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A superconducting quantum interference device (SQUID) is a very sensitive device for measuring weak magnetic fields. It is capable of measuring magnetic fields as low as 5 aT (5×10-18 T). Due to their sensitivity, SQUIDs are widely used in research, biological studies and other ultrasensitive electronic and magnetic measurements where faint signals cannot be sensed using conventional measurement instruments.
A SQUID is constructed of a superconducting loop containing one or more Josephson junctions.
There are two types of SQUID, the radio frequency (RF) SQUID consisting of only one Josephson junction, and the direct current (DC) SQUID with two or more junctions. The RF is cheaper in construction but less sensitive compared to the DC.
A typical DC SQUID has two parallel junctions inserted in a superconducting loop. Without a magnetic field, the input current splits equally between the branches. This maintains an externally connected tank circuit at resonance. Any external magnetic field causes a change in the resonant frequency in the tank circuit, and a current imbalance that leads to a voltage across the Josephson junction. The voltage is a function of the magnetic flux and can therefore be measured and used to calculate the magnetic flux.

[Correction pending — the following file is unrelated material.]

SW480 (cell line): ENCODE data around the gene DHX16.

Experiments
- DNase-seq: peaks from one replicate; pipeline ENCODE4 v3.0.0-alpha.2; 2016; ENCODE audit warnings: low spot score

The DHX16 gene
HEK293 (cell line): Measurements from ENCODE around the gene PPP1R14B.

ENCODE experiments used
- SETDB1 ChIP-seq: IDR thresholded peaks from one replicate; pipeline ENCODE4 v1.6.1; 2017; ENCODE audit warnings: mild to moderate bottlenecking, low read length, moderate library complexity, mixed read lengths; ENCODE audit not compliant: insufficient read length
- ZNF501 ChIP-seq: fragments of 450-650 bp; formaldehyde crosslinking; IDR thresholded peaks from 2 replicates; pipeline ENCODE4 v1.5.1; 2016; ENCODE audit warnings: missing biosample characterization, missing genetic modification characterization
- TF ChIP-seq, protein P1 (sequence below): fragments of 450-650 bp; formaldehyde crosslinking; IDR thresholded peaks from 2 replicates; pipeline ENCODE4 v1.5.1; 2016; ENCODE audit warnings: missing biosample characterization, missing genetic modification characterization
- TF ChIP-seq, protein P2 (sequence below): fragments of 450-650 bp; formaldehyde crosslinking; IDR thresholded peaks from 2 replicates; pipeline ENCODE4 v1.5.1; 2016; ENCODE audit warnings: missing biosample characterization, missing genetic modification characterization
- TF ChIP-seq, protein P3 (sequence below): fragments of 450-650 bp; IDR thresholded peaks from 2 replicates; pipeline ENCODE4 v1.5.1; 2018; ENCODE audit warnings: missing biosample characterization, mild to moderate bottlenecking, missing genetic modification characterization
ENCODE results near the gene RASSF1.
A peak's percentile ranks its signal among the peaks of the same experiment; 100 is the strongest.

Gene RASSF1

The superconducting materials used for low-temperature SQUIDs are pure niobium or lead alloys. The device is cooled with liquid helium to maintain superconductivity. High-temperature SQUIDs are made from high-temperature superconductors such as yttrium barium copper oxide (YBCO) and cooled with the cheaper and readily available liquid nitrogen. However, they are not as sensitive as the low-temperature models, but are good enough for certain applications.
A SQUID is very sensitive in detection of magnetic energy fields, as low as 100 billion times smaller in magnitude than the energy that moves a compass needle. This extreme sensitivity makes them ideal for highly sensitive applications in research, biological studies and medical tests where the magnetic fields present cannot be measured using conventional instruments.
For example, SQUIDS are used in measuring faint signals in the human brain or heart by sensing the magnetic fields created by the neurological currents. Other applications include the construction of highly sensitive gradiometers, magnetometers and voltmeters.